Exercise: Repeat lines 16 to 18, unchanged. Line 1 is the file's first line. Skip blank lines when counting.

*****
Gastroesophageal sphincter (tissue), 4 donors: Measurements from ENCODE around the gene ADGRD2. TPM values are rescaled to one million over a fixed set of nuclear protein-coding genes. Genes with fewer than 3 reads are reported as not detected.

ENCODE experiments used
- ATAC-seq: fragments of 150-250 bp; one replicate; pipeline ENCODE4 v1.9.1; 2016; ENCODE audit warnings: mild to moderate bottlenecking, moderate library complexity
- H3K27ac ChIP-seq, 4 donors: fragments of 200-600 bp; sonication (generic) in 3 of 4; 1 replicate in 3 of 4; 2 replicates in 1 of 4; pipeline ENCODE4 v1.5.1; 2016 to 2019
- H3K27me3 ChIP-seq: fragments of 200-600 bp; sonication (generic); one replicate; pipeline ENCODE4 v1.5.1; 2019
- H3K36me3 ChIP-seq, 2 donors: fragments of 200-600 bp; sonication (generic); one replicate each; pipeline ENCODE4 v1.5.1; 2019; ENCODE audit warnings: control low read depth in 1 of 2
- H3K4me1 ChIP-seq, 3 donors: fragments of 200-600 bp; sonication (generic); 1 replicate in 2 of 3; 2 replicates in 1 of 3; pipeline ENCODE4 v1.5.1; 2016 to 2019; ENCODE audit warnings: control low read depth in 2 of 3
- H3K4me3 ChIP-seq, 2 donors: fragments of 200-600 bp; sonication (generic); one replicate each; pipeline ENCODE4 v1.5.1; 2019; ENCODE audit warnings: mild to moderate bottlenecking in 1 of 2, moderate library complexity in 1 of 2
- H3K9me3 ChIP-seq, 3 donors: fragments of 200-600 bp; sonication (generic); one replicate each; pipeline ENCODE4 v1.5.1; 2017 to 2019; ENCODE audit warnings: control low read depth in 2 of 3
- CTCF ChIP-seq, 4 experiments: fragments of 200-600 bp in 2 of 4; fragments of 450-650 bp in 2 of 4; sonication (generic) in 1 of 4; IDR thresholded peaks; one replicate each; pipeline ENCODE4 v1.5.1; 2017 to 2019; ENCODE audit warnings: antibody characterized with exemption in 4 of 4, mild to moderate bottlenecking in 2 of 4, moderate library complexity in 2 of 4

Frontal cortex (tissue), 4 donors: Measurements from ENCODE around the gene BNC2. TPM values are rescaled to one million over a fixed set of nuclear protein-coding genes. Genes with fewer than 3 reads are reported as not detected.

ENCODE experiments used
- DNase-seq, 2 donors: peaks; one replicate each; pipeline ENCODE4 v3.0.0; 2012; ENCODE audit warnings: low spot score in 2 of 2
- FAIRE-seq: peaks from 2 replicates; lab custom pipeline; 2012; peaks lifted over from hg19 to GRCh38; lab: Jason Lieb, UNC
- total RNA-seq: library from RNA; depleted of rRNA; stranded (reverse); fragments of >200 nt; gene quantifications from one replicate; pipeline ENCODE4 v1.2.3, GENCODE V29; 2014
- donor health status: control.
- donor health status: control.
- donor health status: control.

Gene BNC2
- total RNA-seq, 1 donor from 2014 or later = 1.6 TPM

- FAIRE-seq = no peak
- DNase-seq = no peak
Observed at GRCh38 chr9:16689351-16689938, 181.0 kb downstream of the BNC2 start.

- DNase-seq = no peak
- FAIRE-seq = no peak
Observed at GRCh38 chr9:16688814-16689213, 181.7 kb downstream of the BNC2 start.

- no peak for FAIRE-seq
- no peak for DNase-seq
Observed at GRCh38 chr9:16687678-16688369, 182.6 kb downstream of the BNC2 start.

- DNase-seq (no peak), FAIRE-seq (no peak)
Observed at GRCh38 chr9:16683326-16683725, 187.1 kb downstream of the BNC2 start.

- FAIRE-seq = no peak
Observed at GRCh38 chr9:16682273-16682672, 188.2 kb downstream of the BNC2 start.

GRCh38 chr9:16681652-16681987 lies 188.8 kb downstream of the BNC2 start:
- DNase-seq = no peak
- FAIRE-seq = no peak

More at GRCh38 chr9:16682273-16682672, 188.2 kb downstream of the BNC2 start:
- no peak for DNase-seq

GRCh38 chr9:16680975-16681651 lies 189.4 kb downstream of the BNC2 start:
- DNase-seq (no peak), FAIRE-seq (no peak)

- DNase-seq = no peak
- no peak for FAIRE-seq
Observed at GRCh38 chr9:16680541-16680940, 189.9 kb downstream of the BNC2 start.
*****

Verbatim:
- donor health status: control.
- donor health status: control.
- donor health status: control.